Hani Elmawri

Business owner Hani Elmawri asks council about the procedures he needs to follow in order to keep electronic machines at his business that currently are not allowed by town code.

Citizen comments took center stage at the beginning and end of a somewhat routine South Boston Town Council meeting on Monday evening, with a North Main Street businessman asking council about the process he needs to follow to keep electronic machines at his business.

These electronic machines are currently not allowed by town code.

Hani Elmawri, owner of a convenience store located at 1716 North Main Street in South Boston, told council he recently found out electronic games he had in his business were illegal and that he had to remove them.

“We haven’t had any issues with them,” Elmawri told council, adding he was seeking a way to keep the machines.

“I don’t want to have anything illegal,” he added.

South Boston Police describe the machines at Elmawri’s business as “games of skill,” and currently they are not allowed in a B-1 Business District.

Town Manager Tom Raab said that Elmawri’s business is in a B-1 Business District, which does not allow the electronic games, but they are allowed in a B-2 or B-3 Business District with a special use permit.

Three other stores in South Boston, all three of them located in a B-2 or B-3 Business District, had the electronic games in their establishments but did not apply for a special use permit to have them, according to Raab.

Raab told council the town was unaware the machines were there until South Boston Police discovered them on routine patrols.

No one has applied for a special use permit in order to have the machines, and he has informed each of the four business owners they need to remove them, the town manager added.

Council took no formal action on the issue on Monday, with Councilman Winston Harrell asking Raab if the town could work with Elmawri in the special use permit process.

Steven Ouellette

Steven Oullette, new general manager at Berry Hill Resort, provides council with a list of upcoming projects at his facility.

Berry Hill General Manager addresses council

Also during Monday’s meeting, Steven Oullette, the new general manager for Berry Hill Resort, provided council with a list of upcoming projects at the facility, and he pointed out top priorities for the resort are weddings and corporate sales.

At present, the resort has 24 different group contracts and two bus tour contracts with plans for new menus at both the restaurant and Darby’s Tavern, he noted.

Oullette, a Johnson & Wales University graduate who has worked at the Grand Floridian in Disney World and the Biltmore Hotel in Asheville, North Carolina, told council he is aware of the history surrounding Berry Hill.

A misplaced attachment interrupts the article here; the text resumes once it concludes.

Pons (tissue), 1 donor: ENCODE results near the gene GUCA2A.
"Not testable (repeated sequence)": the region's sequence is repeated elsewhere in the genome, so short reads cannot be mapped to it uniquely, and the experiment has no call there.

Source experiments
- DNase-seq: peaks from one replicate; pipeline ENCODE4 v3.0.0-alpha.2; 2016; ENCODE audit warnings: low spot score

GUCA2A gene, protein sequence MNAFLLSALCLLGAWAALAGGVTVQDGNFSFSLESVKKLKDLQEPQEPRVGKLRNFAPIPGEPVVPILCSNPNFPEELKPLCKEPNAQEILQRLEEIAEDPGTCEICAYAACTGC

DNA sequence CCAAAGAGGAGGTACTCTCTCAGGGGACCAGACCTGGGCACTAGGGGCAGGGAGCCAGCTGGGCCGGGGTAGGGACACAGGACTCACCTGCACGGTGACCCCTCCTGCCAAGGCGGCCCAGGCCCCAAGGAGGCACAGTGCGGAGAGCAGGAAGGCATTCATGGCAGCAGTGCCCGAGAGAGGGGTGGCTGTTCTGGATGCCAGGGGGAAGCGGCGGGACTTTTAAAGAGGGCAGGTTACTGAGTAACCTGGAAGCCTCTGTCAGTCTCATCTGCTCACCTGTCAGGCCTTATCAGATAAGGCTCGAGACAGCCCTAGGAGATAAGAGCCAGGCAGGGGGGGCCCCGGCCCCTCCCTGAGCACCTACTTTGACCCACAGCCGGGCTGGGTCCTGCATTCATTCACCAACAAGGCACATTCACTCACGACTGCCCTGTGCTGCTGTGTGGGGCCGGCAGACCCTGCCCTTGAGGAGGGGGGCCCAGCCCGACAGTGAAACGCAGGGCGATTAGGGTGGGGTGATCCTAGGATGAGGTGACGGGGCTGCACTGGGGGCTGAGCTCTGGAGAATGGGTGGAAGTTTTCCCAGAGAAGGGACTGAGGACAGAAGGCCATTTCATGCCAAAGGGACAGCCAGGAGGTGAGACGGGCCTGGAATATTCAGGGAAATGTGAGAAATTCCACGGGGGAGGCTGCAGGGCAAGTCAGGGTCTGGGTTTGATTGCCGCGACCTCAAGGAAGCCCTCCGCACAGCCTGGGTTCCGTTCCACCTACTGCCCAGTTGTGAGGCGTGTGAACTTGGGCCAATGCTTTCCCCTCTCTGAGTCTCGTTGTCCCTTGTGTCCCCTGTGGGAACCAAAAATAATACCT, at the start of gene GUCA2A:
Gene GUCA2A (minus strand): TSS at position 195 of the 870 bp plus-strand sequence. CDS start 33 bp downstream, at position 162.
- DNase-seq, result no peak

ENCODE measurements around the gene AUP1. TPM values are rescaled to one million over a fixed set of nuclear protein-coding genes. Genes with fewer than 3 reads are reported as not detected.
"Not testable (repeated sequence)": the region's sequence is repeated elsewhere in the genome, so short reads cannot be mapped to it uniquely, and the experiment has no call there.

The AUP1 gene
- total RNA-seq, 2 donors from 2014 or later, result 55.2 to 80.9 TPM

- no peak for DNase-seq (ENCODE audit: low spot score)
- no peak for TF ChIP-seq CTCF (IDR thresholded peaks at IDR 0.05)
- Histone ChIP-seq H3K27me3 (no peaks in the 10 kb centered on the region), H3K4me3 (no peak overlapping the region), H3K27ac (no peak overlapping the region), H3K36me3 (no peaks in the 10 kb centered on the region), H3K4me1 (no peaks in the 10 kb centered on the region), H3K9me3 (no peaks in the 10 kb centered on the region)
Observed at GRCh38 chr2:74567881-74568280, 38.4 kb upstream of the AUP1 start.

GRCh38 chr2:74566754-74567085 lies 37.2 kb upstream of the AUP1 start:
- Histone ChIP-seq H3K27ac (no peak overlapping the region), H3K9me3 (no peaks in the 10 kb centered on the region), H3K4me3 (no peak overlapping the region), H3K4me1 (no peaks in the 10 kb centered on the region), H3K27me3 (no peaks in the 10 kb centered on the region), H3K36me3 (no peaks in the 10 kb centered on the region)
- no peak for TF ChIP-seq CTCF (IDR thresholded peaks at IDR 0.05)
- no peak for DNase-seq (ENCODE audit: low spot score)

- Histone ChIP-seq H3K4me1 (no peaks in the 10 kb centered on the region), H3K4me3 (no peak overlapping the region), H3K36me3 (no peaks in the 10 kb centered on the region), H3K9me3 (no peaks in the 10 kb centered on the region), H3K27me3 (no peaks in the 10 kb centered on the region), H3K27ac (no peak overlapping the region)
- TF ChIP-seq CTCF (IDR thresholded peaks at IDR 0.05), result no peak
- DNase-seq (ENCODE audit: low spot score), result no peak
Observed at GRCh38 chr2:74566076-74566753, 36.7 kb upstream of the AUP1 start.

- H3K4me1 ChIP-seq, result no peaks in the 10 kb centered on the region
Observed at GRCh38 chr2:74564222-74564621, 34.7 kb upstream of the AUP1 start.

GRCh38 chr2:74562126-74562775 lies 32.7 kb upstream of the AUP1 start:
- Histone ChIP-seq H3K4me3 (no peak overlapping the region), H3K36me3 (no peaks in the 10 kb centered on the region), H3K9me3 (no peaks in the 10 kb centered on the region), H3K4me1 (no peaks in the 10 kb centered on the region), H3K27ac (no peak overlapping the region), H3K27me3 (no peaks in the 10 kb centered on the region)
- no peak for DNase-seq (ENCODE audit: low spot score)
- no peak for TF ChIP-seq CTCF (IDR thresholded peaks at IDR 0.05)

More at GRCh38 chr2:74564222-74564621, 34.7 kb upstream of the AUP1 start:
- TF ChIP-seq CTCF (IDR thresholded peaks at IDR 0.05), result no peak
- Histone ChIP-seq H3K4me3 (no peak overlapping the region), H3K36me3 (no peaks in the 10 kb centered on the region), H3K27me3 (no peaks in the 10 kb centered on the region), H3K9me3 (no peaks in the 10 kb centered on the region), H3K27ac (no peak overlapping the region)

“We want to showcase the hiking trails and paths,” said Oullette. “We want to grow the history component and how to display it.”

Berry Hill announced a new partnership with Taylor Hospitality, the hotel and restaurant management and operations brand of Up to Par Management, in October.

Taylor Hospitality manages hotel and restaurant operations at the historic property along with event sales and marketing.

Berry Hill, a former antebellum plantation estate, covers 650 acres along River Road in Halifax County and is a National Historic Landmark.

Mags Stevens

Mags Stevens complimented the staff at Washington-Coleman for a fitness regimen that has helped her achieve a healthy lifestyle at Monday’s South Boston Town Council meeting.

Fitness success story

Mags Stevens, a South Boston resident, also appeared before council as part of the citizen comment process, complimenting the staff at Washington-Coleman for a fitness regimen that has helped her achieve a healthy lifestyle.

“I want to say how much the Washington-Coleman Community Center means to me,” said Stevens, who told council people feel like family when they walk through the door.

Stevens attends fitness classes several times a week and has had positive weight loss results, and she described the staff as “very professional and goal oriented.

“I will be forever grateful to the center where I gained my life back,” said Stevens.

Other council items

Council unanimously adopted an update on corporate information on its cemetery investment account with Variable Life Annuity Life Insurance Company (VALIC) on Monday.

The town of South Boston has an investment account with VALIC known as the “City of South Boston Cemetery Fund.”

Earle Scott, former town finance director, is still listed as the authorized individual on the account, and council officially approved the removal of Scott’s name on the account and the addition of Town Manager Tom Raab and Finance Director Mickey Wilkerson as authorized individuals.

Council’s approval came in the form of a resolution.

Council also unanimously approved a resolution adding South Peach Orchard Road to the VDOT urban maintenance system, a move that would result in VDOT reimbursing the town for the costs of maintaining the 1,407-foot road.

South Peach Orchard Road is located off Dan River Church Road in the town of South Boston.

The urban maintenance program is based on a section of state code, which authorizes the Commonwealth Transportation Board (CTB) to make payments to cities and towns in the urban system for maintenance, construction and reconstruction of roads and streets meeting specific criteria and under certain conditions.

In another item, council unanimously approved a recommendation to the court to re-appointment Alex Tucker to a new five-year term on the Board of Zoning Appeals.

South Boston Town Council went into closed session at the end of Monday’s meeting to discuss business-related issues but took no formal action when members emerged.

Doug Ford reports for The Gazette-Virginian. Contact him at dford@gazettevirginian.com.

Doug Ford covers news and sports for The Gazette-Virginian. Contact him at dford@gazettevirginian.com.